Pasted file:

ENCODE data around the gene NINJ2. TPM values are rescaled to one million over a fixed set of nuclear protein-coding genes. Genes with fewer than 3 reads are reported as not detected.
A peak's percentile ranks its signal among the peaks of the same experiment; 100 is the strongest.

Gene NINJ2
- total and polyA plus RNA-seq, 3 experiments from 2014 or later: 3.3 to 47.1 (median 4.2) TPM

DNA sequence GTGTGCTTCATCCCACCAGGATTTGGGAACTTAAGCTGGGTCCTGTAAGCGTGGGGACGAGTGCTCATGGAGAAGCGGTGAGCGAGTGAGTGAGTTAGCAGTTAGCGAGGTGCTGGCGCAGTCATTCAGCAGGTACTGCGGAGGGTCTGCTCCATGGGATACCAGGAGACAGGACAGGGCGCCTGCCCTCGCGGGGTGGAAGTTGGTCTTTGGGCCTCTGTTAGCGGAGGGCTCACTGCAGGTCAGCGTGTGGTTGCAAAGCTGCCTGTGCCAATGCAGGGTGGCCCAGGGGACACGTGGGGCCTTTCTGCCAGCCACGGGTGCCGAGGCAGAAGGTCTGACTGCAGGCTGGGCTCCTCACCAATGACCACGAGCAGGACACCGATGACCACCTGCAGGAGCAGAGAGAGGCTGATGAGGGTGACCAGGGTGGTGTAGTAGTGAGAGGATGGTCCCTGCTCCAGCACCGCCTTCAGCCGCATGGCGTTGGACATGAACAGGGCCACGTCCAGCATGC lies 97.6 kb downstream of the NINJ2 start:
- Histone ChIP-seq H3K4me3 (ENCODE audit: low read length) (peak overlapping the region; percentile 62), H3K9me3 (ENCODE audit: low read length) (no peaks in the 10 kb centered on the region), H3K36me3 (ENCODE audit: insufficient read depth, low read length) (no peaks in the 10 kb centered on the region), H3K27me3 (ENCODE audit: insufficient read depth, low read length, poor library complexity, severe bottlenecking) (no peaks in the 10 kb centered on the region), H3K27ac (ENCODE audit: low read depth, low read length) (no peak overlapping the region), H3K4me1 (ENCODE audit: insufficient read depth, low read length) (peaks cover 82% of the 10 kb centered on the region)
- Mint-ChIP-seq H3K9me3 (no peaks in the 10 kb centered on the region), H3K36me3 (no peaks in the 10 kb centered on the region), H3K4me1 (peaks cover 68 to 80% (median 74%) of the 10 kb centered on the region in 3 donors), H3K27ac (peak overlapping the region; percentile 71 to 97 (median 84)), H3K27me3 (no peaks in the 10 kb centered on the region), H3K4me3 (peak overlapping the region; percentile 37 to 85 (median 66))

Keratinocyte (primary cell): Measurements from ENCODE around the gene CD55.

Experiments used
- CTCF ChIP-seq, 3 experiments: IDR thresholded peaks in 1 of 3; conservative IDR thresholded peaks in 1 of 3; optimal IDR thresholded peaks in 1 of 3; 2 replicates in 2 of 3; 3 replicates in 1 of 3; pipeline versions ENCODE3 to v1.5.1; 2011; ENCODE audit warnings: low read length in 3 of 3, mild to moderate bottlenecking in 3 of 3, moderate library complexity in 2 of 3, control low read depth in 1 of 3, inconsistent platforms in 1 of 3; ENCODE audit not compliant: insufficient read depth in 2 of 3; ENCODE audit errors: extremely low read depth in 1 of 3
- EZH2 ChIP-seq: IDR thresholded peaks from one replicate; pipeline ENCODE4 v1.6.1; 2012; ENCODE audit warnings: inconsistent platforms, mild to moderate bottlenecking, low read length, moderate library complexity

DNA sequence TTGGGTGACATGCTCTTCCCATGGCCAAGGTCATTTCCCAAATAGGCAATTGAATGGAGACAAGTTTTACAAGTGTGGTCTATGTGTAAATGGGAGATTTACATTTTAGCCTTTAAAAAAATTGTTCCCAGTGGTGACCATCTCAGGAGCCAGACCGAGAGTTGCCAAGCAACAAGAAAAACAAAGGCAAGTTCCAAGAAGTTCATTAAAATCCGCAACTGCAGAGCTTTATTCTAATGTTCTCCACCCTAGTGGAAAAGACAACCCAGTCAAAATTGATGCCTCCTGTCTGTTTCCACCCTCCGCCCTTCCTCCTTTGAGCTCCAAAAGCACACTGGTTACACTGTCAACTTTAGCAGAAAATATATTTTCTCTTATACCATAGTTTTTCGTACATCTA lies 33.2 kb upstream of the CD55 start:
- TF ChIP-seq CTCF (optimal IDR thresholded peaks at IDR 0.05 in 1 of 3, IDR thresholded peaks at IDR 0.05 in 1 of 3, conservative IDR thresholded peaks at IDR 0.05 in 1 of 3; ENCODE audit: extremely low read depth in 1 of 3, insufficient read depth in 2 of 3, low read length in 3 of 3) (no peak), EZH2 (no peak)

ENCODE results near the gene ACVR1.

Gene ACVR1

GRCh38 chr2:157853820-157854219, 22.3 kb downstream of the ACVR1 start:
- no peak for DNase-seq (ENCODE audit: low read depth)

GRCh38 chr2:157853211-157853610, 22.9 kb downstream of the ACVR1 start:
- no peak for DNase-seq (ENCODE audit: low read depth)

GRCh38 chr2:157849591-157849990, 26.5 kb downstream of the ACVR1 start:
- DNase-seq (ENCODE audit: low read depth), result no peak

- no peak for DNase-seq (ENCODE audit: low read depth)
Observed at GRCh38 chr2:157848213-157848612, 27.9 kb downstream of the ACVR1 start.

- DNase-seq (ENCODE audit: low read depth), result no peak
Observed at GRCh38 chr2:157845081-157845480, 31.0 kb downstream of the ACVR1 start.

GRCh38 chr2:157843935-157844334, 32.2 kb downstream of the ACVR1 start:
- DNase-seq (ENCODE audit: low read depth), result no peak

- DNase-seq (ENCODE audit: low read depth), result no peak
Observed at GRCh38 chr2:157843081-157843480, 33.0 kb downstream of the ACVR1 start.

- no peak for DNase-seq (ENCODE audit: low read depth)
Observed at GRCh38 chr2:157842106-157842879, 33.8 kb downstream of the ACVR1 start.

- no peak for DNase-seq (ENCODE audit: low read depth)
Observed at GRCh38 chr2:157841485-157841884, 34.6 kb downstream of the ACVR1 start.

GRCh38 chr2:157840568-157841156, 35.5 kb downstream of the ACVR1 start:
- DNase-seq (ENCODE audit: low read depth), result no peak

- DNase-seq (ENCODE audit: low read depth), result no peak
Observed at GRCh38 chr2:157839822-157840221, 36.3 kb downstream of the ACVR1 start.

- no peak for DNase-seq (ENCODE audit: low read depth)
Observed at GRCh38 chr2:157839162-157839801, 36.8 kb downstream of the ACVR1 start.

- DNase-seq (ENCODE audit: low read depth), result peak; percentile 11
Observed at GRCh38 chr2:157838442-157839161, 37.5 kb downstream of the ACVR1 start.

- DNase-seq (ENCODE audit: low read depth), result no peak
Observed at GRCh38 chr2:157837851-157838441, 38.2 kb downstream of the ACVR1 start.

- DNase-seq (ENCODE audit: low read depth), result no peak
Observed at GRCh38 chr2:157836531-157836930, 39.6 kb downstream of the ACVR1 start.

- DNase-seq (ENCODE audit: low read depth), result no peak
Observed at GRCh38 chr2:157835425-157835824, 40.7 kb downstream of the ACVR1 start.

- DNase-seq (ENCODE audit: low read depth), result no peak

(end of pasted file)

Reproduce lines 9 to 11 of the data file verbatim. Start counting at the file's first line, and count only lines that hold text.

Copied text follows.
Experiments used
- CTCF ChIP-seq, 3 experiments: IDR thresholded peaks in 1 of 3; conservative IDR thresholded peaks in 1 of 3; optimal IDR thresholded peaks in 1 of 3; 2 replicates in 2 of 3; 3 replicates in 1 of 3; pipeline versions ENCODE3 to v1.5.1; 2011; ENCODE audit warnings: low read length in 3 of 3, mild to moderate bottlenecking in 3 of 3, moderate library complexity in 2 of 3, control low read depth in 1 of 3, inconsistent platforms in 1 of 3; ENCODE audit not compliant: insufficient read depth in 2 of 3; ENCODE audit errors: extremely low read depth in 1 of 3
- EZH2 ChIP-seq: IDR thresholded peaks from one replicate; pipeline ENCODE4 v1.6.1; 2012; ENCODE audit warnings: inconsistent platforms, mild to moderate bottlenecking, low read length, moderate library complexity